The characters are also thinly sliced archetype, for example, you know the minute Nicole is introduced that she’s going to be the troublemaker who’ll lead the rest to their doom, and good gravy she does not disappoint. She’s an entertaining fool and serves as a nice contrast to Alexa who’s far smarter and more capable than supporting characters typically get to be.
But the film is smart enough to know that it’s less about their sense of character than their knowledge in the water – and thankfully, all of them have extensive personal experience with diving suits. That doesn’t quite give them an automatic fin up when they’re face to face with a dead-eyed, weathered Great White, but it firmly separates the film from its predecessor to the point where it’s basically only a sequel in name.
These four women are surprisingly smart about checking their equipment and even more historically curious than one would expect from teenagers of this generation.
Here, director Johannes Roberts clearly had a bigger budget as he was able to have much better set pieces and expanded settings in the underwater cave ruins and it works very well for the overall story and atmosphere. Director Roberts and screenwriter Ernest Riera are cruel masterminds in escalating the situation, as the alabaster Great White nips at their toes in the pitch dark or swims lazily right over their heads.
One particular death pushes the boundaries of the rating so far that it’s honestly a bit surprising that it didn’t earn an R-rating. It does become more difficult to suspend disbelief as the film enters its climax, however, as characters suffer injuries that should kill them but they somehow manage so swim away unscathed.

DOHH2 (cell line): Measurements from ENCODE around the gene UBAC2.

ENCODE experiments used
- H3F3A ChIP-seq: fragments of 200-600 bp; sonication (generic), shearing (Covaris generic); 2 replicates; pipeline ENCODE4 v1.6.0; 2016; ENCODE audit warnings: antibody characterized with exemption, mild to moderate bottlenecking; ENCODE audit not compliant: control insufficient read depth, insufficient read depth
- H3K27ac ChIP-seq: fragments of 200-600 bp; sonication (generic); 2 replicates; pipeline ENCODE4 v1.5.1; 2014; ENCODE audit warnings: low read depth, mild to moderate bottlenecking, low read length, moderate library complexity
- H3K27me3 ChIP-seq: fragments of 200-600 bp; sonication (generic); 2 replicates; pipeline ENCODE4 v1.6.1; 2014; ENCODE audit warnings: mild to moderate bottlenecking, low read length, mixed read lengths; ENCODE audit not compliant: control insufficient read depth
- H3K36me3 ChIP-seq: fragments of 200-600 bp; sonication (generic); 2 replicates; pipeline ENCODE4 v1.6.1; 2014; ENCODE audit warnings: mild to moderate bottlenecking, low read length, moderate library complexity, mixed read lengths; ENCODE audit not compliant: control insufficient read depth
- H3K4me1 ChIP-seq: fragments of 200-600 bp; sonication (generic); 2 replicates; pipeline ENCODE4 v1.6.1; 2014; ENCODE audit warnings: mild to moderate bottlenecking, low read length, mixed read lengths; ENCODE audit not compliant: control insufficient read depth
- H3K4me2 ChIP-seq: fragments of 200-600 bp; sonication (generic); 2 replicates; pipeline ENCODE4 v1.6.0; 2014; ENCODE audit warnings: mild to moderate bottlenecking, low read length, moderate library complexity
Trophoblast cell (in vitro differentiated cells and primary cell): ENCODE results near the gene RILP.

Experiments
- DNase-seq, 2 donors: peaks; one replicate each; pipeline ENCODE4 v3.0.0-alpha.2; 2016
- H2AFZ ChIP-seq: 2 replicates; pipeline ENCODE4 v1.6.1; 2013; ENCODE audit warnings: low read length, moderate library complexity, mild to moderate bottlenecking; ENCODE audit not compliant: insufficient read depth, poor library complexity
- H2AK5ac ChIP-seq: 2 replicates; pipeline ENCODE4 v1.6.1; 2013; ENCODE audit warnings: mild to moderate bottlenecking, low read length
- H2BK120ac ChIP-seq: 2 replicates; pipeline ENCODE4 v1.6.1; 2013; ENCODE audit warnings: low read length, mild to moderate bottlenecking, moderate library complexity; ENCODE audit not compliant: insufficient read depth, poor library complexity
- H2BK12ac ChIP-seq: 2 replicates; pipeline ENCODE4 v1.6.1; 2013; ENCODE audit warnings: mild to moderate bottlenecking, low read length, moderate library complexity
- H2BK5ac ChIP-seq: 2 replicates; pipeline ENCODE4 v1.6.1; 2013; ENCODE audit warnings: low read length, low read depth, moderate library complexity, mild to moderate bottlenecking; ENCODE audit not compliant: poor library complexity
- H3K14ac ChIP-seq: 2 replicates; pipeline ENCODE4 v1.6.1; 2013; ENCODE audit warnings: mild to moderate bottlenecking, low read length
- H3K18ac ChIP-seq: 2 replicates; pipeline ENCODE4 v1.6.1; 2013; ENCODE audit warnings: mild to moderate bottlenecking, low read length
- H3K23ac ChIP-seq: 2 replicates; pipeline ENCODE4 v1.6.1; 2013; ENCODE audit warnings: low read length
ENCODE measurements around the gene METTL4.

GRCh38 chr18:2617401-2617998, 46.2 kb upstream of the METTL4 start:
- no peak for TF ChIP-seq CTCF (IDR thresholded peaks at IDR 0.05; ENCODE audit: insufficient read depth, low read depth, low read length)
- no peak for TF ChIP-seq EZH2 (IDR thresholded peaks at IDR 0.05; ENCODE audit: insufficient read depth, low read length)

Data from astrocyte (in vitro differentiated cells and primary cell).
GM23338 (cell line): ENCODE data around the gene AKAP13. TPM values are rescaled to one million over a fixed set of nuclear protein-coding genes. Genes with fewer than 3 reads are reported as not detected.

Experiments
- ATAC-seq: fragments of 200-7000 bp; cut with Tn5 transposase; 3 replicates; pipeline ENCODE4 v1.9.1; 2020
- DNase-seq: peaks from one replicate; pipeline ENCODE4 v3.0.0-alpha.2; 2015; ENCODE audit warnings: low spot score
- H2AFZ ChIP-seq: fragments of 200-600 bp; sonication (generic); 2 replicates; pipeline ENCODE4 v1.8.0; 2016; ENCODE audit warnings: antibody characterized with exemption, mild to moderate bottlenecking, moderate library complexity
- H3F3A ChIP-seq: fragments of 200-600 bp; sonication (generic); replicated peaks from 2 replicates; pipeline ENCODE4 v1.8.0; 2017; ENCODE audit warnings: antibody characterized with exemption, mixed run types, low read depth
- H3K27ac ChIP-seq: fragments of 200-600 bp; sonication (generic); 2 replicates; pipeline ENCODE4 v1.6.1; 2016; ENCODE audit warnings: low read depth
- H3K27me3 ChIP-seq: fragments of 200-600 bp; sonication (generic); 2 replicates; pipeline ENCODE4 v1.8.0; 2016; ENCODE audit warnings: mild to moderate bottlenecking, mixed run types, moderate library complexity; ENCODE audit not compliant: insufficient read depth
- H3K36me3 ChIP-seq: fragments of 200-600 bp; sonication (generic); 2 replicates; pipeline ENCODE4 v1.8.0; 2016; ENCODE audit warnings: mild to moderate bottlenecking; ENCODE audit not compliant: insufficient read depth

These ancient sharks are gnarly looking, and their blindness only contributes to their imposing appearance. They can sneak their way around the various pillars and altars of the city, barely missing our submerged teens.
That being said, the design of the Mayan ruins is spectacular and makes for an appropriately creepy setting. Whereas the first film was limited to one location (the cage), the sequel provides a plethora of different locales ranging from catacombs filled with human remains, a deep chasm plagued by swift currents and (eventually) the beautiful open waters of the Yucatán.
Of course, not all of it works. There’s one or two too many jump scares, and perhaps to compensate for the absurdity of the last film’s climax, this film’s final coup de grace is both incredibly operatic and stupid at the same time. But over and over, they find new ways to terrorize the humans whether it’s through a harrowing sequence with a flashing diver locator, relentless whirlpools, or an extended sequence involving a pulley.
The sequel has also drawn a lot of comparison to The Descent (2005), mainly for its claustrophobic feel, the film lacks the sophistication and nuanced character development that made that Neil Marshall directed masterpiece so special.
Performance wise, the girls, Sophie Nélisse, Corinne Foxx (daughter of Jamie Foxx), Brianne Tju, and Sistine Rose Stallone (daughter of Sylvester Stallone) are energetic and charismatic, and are fairly likable enough to keep viewers invested in the fun.
However, John Corbett, Brec Bassinger and Nia Long are only around briefly, and have pretty much nothing to do. On the whole, ’47 Meters Down: Uncaged’ is a silly yet enjoyable shark film that is both laughable and thrilling.
Directed – Johannes Roberts
Rated – PG13
Run Time – 90 minutes